Chapter 5: The Gaspe Peninsula,Summer 1923

The Gaspe Peninsula is located in southeastern Quebec, Canada. It is north of New Brunswick and Chaleur Bay and south of the mouth of the St. Lawrence River. It covers approximately 11,390 square miles and is thickly forested with many lakes and rivers. The Mi'kmaq, who occupied this area when the first Europeans arrived, called it 'Gespeg' meaning 'the place where the land ends.'

Whether it was the harsh weather or rugged mountains or a combination of both, after Sir William Logan (1798-1875) exploration in 1844, no definitive attempt was made to explore and describe the region for quite a few years.

During the summer of 1923 seven botanists and three guides spent July and August exploring and botanizing the Gaspe Peninsula, mostly in the area of the Shickshock Mountains. They crossed the Cap Chat River on July 6th, 1923 and headed to their home base. A cabin they referred to as the Locked Camp. This camp consisted of a cabin where they stored their extra supplies and food while they were out collecting in the field. Every few days their guides would trek back to Locked Camp to restock. The botanists also traveled back there a couple of times during their trip to drop off mounted specimens. The members of the party were:

Merritt Lyndon Fernald - Fisher Professor of Natural History, Harvard University
James Franklin Collins - Forest Pathologist, USDA, Brown University
Arthur Stanley Pease - Botanist, University of Illinois
Carroll William Dodge - Instructor, Farlow Herbarium, Harvard University
Ludlow Griscom - Assistant Curator of Birds, The American Museum of Natural History
Kenneth K. Mackenzie - Corporate lawyer and amateur botanist
Lyman B. Smith - student, Harvard University
Joseph Fortin, Israel Thibeault, and Leon Douglas - guides

This party was the first ever to engage in scientific work on Mt. Logan since its discovery in 1844, nearly 80 years earlier. As stated by C.W. Dodge in a report he made shortly after their trip "As the country on the line we proposed to follow had never been represented on geographic maps nor even examined at all, and as at the same time exact geographic details were indispensable to arrive at correct geographical conclusions, and to present them in an intelligent manner, it became necessary that our trip serve as a topographic as well as stratigraphic exploration".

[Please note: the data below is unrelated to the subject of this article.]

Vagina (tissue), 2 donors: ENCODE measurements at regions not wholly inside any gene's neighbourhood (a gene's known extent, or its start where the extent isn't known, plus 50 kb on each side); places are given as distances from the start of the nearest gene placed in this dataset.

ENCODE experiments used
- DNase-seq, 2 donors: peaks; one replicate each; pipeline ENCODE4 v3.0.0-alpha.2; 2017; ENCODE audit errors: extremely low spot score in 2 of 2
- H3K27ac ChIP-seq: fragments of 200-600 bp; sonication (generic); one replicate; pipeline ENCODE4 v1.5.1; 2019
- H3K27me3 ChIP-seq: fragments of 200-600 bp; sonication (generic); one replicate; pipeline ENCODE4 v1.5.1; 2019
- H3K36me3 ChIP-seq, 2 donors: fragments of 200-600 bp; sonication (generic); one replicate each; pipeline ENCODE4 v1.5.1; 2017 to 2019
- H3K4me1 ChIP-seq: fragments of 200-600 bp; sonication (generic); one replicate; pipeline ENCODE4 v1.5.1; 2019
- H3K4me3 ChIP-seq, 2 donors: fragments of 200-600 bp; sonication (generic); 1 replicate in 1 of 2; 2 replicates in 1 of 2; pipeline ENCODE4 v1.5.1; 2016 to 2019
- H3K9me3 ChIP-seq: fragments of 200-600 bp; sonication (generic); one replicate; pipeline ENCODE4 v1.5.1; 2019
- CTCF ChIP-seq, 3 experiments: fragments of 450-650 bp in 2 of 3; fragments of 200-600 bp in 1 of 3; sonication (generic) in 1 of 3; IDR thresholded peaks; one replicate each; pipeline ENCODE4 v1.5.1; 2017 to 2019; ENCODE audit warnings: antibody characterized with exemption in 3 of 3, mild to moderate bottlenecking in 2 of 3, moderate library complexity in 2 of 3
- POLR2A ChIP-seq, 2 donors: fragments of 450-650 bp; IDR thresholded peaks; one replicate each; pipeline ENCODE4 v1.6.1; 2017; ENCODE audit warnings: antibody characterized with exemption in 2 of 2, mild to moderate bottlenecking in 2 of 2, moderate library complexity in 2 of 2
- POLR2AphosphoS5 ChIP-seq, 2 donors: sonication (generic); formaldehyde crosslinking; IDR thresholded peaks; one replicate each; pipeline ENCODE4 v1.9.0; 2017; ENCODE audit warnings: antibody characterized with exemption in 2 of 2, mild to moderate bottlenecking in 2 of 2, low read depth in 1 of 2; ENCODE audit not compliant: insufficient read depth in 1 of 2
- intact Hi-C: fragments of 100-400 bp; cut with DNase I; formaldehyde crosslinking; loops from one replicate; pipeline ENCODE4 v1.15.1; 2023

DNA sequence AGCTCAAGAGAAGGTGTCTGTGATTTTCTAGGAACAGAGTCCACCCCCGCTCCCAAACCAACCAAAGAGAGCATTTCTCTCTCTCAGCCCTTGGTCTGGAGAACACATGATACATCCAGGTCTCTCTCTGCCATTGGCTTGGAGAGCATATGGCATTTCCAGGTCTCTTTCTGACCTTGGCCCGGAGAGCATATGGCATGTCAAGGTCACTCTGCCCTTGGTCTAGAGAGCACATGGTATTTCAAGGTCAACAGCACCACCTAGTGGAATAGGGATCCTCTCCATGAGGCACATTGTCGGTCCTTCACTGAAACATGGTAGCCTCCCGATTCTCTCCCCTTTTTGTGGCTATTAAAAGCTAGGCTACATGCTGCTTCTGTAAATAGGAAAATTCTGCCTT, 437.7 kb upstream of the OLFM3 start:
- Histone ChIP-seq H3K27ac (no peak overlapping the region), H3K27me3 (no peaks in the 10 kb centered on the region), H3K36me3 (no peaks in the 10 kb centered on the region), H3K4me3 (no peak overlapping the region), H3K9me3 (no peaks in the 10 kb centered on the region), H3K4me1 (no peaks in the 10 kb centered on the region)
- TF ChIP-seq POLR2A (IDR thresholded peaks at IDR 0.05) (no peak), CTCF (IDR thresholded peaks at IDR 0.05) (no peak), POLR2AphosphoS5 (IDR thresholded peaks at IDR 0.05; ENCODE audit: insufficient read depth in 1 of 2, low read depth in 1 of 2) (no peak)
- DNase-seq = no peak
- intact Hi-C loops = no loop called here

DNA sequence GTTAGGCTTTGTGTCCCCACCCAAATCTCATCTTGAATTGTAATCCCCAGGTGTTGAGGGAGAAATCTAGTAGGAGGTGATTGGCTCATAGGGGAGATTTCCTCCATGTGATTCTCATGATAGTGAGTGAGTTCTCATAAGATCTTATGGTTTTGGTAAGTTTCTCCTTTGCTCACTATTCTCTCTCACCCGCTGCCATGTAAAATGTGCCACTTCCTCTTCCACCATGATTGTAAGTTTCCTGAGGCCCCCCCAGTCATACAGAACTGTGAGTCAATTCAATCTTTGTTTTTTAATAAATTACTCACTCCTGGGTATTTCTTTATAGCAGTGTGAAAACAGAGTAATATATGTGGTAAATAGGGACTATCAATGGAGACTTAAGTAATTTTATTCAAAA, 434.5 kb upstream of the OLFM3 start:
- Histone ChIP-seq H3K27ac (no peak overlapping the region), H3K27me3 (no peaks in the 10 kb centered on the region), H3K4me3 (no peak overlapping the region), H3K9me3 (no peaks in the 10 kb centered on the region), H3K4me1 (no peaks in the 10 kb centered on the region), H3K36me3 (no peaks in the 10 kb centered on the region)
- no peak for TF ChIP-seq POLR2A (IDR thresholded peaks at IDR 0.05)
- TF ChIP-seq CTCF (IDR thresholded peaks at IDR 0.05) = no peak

The party discovered many new species of plants during this trip, quite a few which were unheard of in the east and have their nearest relatives found in the Rocky Mountains. Each member of the party was assigned tasks dependent on their specialties. Collins was responsible for photographing their journey and creating maps, Dodge for geographical measurements, Griscom recorded the birds that they observed, and of course each botanist collected in his field of expertise.

Because the mountains were largely uninhabited the supplies and equipment they brought in were extensive. Besides the common food staples such as potatoes, eggs, beans, hard bread, maple syrup, pork, condensed milk, etc. They had chocolate, lentils, grapefruit, dried beef, raisins, and other foodstuffs shipped in from Boston about a week before they began and brought up to the Locked Camp. They had four waterproof tents; two cotton and two khaki as well as cheese cloth canopies to sleep in and protect them from insects. One of their tents was used to shelter the plants and collecting equipment, one was used by the guides and the botanists shared the two remaining.

Each man carried a knapsack (weighing between 30 and 80 lbs) containing a camera, vasculum or collecting box, emergency rations, matches, compass, and a whistle. They uses their whistles to communicate and devised a code of whistle signals to help locate each other, communicate danger, and, most importantly, to announce when dinner was ready.

The party faced many hardships including extremely rough weather. Most of the party dressed in waterproof coats or slickers because rain and even hail came down at a moments notice. At night they wore all of the clothes that they had packed but still, it often wasn't enough to keep warm. On at least four nights the temperature fell well below freezing.

The botanists had to deal with extremely difficult terrain each day. The area on the north shore was especially rugged. It is comprised of river canyons with steep slopes. The sheer cliffs occasionally rise to a height of 1200 feet. Throughout the region are numerous outcroppings of granite, serpentine, dolerite, or trap. The south shore had a gentler slope but both were often wet and slippery travel because of the harsh weather and because of the hundreds of salmon and trout filled rivers and brooks that bisect the area. The party had to cross many of these each day.

There was also the danger of landslides because of the shallow soil and excessive rain. In J. Franklin Collins' diary he tells how one of the guides, Thibault, tries to reach the Locked Camp for supplies and finds that the only road leading to it had slid down into the river below.

Even with all the hardships they faced each botanist writes of their Gaspe adventure and their findings with great fondness after their return. They left their mark as well.  The Great Basin was re-named Pease Basin, the names Fernald Basin and Fernald Pass were given to two other areas in Gaspe, Botanist's Dome was the name given to the flat area at the top of Tabletop Mountain, and lastly the Canadian Geological Survey named the 3,500 foot mountain near Mt Logan, Mt Collins.